Different insurers have different approaches to whether or not they will allow a house that has been cash settled to be sold in its unrepaired state. Some insurers will not settle a claim on a badly damaged but repairable house unless the owner can provide a structural engineer's report showing that the property can still be lived in - and that any recommended repairs have been completed. They may also want a structural engineer's report following the completion of those works. Those insurance companies will also require an estimate of the salvage costs, and will reduce their offer by that estimated amount.
Where insurance companies are willing to cash settle a badly damaged house so that the owner can buy a replacement property and not repair the damaged property, there are various considerations for buyer and seller.
If you're buying a property which has been cash settled but not repaired, you will need to do a fairly detailed due diligence investigation.
These properties will generally not be insured, because most insurance companies will cancel the insurance on the property as one of the conditions of making a cash settlement. You need to consider if you are prepared to buy a property that cannot be insured. For example, generally only "cash" buyers will be able to consider purchasing an uninsured, badly damaged house, as most banks will not lend on an uninsured property.
As there will be no insurance on the property, a buyer needs to be aware that they will be personally responsible if the property causes damage to another party's property. This is called third party liability and is normally covered under a standard house insurance property. If any part of the house or property caused damage (i.e. through a fire or part of the house collapsing) to a neighbouring property or person, the owner of the uninsured property will need to pay to fix any damage themselves.
This also means that if you are looking at buying a property that is being sold without insurance, it could be be substantially damaged. This means you will need to be satisfied about the true extent of the damage, and whether it is actually safe to occupy - together with any costs required to make it safe to occupy.
You'll also need to consider whether there is any land damage. We strongly recommend that you obtain a geotechnical report to determine the likelihood of being able to rebuild a new house in the future. You will also need to consider whether there is an Earthquake Commission land claim relating to the property that you should take over.
Additionally, there will be considerations surrounding renting a damaged property to a third party, which we will discuss next week.
In the long term, a buyer will also need to think about the future of the property, whether that be selling the property in the same state as it was bought, or subsequent development of the land. In the current climate, it may still be difficult to insure a replacement house on the same site if there has not been insurance for some time, although it is becoming easier to obtain insurance as time passes.
A seller of a property which has been cash settled but not repaired will need to ensure that their insurance company is aware of their plans, and also that they approve of the seller continuing with the sale.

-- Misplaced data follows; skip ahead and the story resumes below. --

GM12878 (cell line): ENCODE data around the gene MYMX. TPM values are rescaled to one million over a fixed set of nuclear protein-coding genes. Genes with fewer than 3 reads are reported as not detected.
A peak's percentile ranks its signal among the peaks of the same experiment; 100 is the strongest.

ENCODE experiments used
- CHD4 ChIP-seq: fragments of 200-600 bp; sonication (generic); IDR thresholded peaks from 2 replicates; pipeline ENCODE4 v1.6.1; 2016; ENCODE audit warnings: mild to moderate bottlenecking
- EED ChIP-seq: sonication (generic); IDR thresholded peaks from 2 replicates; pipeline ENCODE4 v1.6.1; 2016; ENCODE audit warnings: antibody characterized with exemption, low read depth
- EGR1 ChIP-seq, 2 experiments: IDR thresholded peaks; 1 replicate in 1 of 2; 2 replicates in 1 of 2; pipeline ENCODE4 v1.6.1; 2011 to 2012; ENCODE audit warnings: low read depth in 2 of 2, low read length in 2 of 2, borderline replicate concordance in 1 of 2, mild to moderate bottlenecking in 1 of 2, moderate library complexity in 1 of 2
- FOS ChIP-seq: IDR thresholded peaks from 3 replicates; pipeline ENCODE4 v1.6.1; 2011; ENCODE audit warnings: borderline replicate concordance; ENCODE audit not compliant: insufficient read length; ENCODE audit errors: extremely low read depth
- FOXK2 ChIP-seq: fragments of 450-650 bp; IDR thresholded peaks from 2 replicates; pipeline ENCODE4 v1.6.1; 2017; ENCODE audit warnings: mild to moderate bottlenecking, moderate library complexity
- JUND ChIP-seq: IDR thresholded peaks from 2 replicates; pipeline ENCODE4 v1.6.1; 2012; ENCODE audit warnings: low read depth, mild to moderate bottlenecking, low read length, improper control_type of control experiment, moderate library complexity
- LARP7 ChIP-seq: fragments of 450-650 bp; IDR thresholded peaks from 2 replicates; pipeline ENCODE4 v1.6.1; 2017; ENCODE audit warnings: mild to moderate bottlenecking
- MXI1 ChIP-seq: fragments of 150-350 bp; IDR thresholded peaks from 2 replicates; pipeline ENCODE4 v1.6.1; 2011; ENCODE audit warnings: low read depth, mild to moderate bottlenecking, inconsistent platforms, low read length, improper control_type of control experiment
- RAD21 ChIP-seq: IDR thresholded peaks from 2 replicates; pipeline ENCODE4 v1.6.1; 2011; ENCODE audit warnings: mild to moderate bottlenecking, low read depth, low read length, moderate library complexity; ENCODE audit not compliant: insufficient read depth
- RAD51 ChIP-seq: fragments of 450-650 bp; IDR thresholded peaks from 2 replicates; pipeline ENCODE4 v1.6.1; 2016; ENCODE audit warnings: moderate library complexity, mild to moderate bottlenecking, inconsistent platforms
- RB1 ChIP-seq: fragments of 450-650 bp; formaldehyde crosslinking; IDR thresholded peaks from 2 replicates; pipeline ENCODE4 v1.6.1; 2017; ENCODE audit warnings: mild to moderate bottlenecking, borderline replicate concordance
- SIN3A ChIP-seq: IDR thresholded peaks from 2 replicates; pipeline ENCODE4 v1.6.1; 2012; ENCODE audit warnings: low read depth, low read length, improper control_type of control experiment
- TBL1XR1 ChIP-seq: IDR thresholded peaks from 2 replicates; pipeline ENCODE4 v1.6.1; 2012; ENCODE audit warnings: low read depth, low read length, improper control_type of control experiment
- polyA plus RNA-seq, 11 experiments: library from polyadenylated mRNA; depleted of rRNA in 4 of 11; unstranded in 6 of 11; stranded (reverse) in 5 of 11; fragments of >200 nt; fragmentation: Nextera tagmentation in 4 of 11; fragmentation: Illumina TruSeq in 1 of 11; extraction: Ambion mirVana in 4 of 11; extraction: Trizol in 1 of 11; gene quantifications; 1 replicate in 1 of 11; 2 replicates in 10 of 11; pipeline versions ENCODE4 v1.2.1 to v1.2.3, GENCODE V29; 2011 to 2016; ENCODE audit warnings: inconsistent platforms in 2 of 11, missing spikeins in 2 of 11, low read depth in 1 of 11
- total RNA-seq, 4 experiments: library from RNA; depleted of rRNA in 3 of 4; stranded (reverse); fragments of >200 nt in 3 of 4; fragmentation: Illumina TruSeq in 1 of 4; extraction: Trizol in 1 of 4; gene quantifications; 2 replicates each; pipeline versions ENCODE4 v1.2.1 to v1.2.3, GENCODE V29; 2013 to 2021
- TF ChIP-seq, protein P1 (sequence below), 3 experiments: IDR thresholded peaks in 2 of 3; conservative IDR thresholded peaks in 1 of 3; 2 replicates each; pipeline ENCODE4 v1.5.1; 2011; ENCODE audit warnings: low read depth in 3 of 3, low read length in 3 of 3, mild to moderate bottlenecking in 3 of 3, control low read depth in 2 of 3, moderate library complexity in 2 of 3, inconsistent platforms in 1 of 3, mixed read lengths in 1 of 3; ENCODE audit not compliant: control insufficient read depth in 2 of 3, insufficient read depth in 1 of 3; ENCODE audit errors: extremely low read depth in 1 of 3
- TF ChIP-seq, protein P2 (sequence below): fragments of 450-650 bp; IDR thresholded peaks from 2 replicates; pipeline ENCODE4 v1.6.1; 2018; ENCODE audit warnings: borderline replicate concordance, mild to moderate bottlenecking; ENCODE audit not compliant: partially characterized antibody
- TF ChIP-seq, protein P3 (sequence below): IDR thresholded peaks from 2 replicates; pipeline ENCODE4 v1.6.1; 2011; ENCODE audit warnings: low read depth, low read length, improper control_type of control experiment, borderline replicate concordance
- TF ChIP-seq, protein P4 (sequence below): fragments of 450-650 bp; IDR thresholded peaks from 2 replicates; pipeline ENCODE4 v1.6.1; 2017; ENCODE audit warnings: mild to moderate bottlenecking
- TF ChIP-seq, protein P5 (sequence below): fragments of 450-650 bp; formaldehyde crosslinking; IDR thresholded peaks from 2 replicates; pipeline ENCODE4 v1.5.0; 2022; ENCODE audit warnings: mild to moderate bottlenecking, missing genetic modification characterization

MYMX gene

In a repairable house, the insurer should not retain salvage rights in terms of the parts of the house that have not been included in the scope of works. But in a house that has been deemed a total loss (and so will be rebuilt), the insurance company would normally retain the salvage rights. If you're a seller, you should get legal advice about your settlement agreement with your insurer.
A settlement agreement will normally contain provisions that mean the seller of the property indemnifies the insurer for any damage caused due to the house not being demolished. A seller should pass that indemnity on to the buyer of the property as it will be the buyer that takes on any responsibility to demolish the property.
Most cash settled properties on the market that we have encountered have been sold privately, as some real estate agents understandably have special requirements before they will list a cash settled property. This means that the seller could be marketing the property themselves, and care needs to be taken to ensure that the property is not misrepresented to any prospective buyers.
You'll need to have the agreement drawn up by your lawyers, and the agreement will need to have special clauses dealing with the state of damaged buildings. In particular, a seller of a property which has been cash settled but not repaired or demolished should seek legal advice to ensure that clauses are added to the agreement that record the state of the property, clarify responsibility for demolition, and deal with statutory liabilities for unsafe or unsanitary buildings.
You can still buy the worst property on the best street, but only with tailored advice and thinking through the issues before you commit to sell or buy.
What to think about when buying an uninsured, unrepaired home in Canterbury:
Will the insurance company allow you to sell the property with the damaged house on it?
Do you understand the statutory obligations around safe and sanitary houses?
Is the house safe to live in, and what works would be required to ensure it is safe?
Are you prepared to pay for any expenses if your property causes damage to a third party or their property?
Who is responsible for demolition?
Is there any land damage, or any Earthquake Commission claims relating to the land that need to be taken into account?
Have you had legal advice to ensure that the clauses in the agreement provide protection to you as the buyer or seller?
The content of this article is intended to provide a general guide to the subject matter. Specialist advice should be sought about your specific circumstances.